In the beginning, I start out with certain intuitions about the book – that is, ideas. Ideas, which are rather general. ‘Women at war’, for instance, or ‘love’. These are very general ideas. Then I go through the material in depth. It amounts to an awful lot of interviews and the process can take quite a few years. Eventually, there are hundreds of interviews, it’s a chaotic time. You could simply drown among the thousands of pages. There are so very many. Thousands of pages, hundreds of individuals … you keep searching and searching and thinking and then, suddenly, it happens, as if by its own volition. You suddenly sense the lines to follow through all the words. See the most important patterns. Often, it is a matter of a few dozens of fundamental stories in which the idea, the philosophy that’s already taking shape inside you somehow finds a shared sphere. And then, the central idea emerges. The sound of the book, as I usually call it. A title surfaces and the material begins to fall into place. But, still … all the time, up to the last moment, up to when I enter the last full stop, I carry on working. Because the narrative can be in a key that makes it necessary for you clear something away in another story. It can happen that something new strikes you. I suddenly remember something that I forgot to ask somebody – and then I return to speak to that person. In short, it’s a crazily complex job … a crazy job!
Of course, there’s a sort of conservatism. And there are concepts such as literature and genres. And new times elicit new genres. It is as if current knowledge finds it very hard to reach. With us, it was for example only quite recently that people got round to recognising prose poetry and accepted unrhymed poetry. Even now, there are those who still ask how it can be called poetry. It is still met with resistance in our culture. That’s perfectly normal. Human consciousness somehow can’t keep up and people can’t be bothered. They aren’t prepared to spend time on those problems, and have knee-jerk reactions.
We have a classical writer here, Ivan Shemyakin. He died fairly recently. He had noticed the success of The Unwomanly Face of War and couldn’t stand it. So, he announced: ‘I am going to write a novel!’ He turned the whole thing into high fiction but, naturally, nobody found it interesting. The same thing happened with Chernobyl. That time, too, someone came out with: ‘What’s this supposed to be? I’ll write the novel!’ But EVERYTHING disappears – the concentration isn’t there, nor is that febrile feeling and that sense of a new kind of thinking. Precisely what gives the genre its powerful force. I really do think my books are novels but in another format. Novels of voices, that’s what I call them.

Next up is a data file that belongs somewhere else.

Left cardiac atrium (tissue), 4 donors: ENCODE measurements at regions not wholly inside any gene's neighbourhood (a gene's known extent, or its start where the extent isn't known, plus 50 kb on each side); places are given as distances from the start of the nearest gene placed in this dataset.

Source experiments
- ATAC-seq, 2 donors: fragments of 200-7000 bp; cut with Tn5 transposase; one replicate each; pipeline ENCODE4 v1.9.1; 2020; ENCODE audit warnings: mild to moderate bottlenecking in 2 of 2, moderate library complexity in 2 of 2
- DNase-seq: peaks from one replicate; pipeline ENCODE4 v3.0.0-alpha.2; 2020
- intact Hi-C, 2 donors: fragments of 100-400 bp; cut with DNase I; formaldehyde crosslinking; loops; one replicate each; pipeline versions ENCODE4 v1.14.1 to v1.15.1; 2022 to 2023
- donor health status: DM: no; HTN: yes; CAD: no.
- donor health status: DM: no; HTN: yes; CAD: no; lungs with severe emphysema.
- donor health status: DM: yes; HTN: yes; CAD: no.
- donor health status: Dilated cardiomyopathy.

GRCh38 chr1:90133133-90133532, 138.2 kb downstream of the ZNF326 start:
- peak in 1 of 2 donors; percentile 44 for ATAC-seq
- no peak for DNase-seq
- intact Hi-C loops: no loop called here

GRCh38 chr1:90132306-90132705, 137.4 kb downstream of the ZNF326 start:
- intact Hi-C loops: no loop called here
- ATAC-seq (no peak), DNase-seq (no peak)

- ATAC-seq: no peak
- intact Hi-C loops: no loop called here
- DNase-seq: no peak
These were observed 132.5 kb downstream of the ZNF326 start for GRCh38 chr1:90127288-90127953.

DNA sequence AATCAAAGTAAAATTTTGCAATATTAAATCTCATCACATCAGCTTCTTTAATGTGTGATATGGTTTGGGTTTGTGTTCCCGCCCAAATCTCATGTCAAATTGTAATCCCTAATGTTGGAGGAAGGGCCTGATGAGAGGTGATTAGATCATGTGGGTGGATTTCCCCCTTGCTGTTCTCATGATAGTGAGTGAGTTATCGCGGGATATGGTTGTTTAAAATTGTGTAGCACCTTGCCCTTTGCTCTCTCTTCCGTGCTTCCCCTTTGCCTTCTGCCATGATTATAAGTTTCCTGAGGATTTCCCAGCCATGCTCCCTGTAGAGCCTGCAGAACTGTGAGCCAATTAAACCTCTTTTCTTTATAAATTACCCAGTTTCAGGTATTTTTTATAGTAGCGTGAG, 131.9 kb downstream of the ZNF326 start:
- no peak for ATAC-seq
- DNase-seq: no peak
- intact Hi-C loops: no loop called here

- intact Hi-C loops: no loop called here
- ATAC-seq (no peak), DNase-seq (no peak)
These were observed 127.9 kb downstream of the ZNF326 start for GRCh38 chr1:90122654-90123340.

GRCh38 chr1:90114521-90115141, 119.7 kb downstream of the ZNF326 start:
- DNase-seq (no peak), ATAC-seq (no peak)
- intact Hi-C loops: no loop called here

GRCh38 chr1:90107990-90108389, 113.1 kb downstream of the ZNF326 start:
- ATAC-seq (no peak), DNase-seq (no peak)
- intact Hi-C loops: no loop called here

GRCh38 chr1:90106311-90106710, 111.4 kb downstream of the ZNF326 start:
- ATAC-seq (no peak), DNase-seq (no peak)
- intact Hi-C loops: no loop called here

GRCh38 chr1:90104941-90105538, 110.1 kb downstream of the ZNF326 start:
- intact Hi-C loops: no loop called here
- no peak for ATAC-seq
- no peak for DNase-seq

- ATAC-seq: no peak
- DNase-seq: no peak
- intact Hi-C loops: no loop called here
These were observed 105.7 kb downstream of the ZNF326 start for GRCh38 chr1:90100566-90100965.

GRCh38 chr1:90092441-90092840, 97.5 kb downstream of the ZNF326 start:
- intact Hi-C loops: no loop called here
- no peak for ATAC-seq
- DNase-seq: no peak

Besides, people have already been deceived, cheated by television, innumerable times. As well as by literature. In our countries, they were deceived by all those utopian ideas. That is why, nowadays, people want to hear about events and conditions such as they truly are. So that they can feel sure that what they hear hasn’t been worked over in some way, or polished up, but is described as it really was. And the writer, she – in my case – must fuse this content with some kind of literary structure. And this is indeed my principle. I followed the same principle when I wrote columns for Göteborgs-Posten.3 Whether it is about politics or everyday life, I always wrote from the point of view of an individual. Including the little details – together, they make up human life. Soon, very positive reactions were coming in. Because such things are just what people are interested in.
Only rarely can what’s shown on TV be regarded as film, often it’s just stuff. Like the reportages, they are not even artistically made reportage but are very superficial. Most of the time, they have little to do with reality. Because facts are not the same as reality. Reality has to be interpreted, reality has to be understood. One must understand it. Generally speaking, our relationships with reality are very complicated. There’s reality we can see. There’s reality that we can hear. There’s reality that we can neither see nor hear, only sense. Every individual has his or her own version of events. One is faced with having to twist together so many different strands. It is never about anything as simple as just rigging up a piece of equipment, switching it on and then reality is there, being captured … No. The saying is true enough: ‘The very worst lies are documented.’ Precisely so: one just puts the machine there and switches it on. No, that’s not reality. No, that’s not reality.
Everyone can take from me what they want. And everyone takes from reality whatever he or she can get. So: over and above what we write and photograph, personality intervenes. Your personality is the only aerial you’ve got, it is what you have allowed it to become or what your innate characteristics have endowed you with, through your talents – or something along those lines. The larger your aerial, the greater and richer reality will be for you. And it will come to be even more like a reality … No, there’s no simple way.
Our Russian poet Joseph Brodsky said something very good when he was asked: ‘What is the difference between great literature and the merely average?’ Brodsky replied: ‘In the taste for the metaphysical.’ And how are we to understand ‘the metaphysical’? It is when someone sees… more deeply. Her worlds, her space, the enigmas of the world are involved in all this. She is enlightened in another way. That’s where the difference lies.
This text is a translation from Swedish of an interview between Svetlana Alexievich and Staffan Julén, conducted in Russian and interpreted, transcribed and translated into Swedish by Kajsa Öberg Lindsten. Julén’s film, Lyubov: kärlek på ryska (‘Lyubov: Love in Russian’), was made in co-operation with Svetlana Alexievich.
A Ukrainian writer who supported the demonstrators during their occupation of the Maidan in Kiev.
Editor’s note: ‘hero’ is the word Alexievich uses to refer to her interviewees.
Alexievich went to Gothenburg, Sweden, on a two-year scholarship (2006-8) supported by the International Cities of Refuge Network (ICORN) initiative.
Published 5 January 2018
Original in Swedish
Translated by Anna Paterson
First published by Ord&Bild Nr 5 2017
Contributed by Ord&Bild © Svetlana Alexievich, Staffan Julén / Ord&Bild / EurozinePDF/PRINT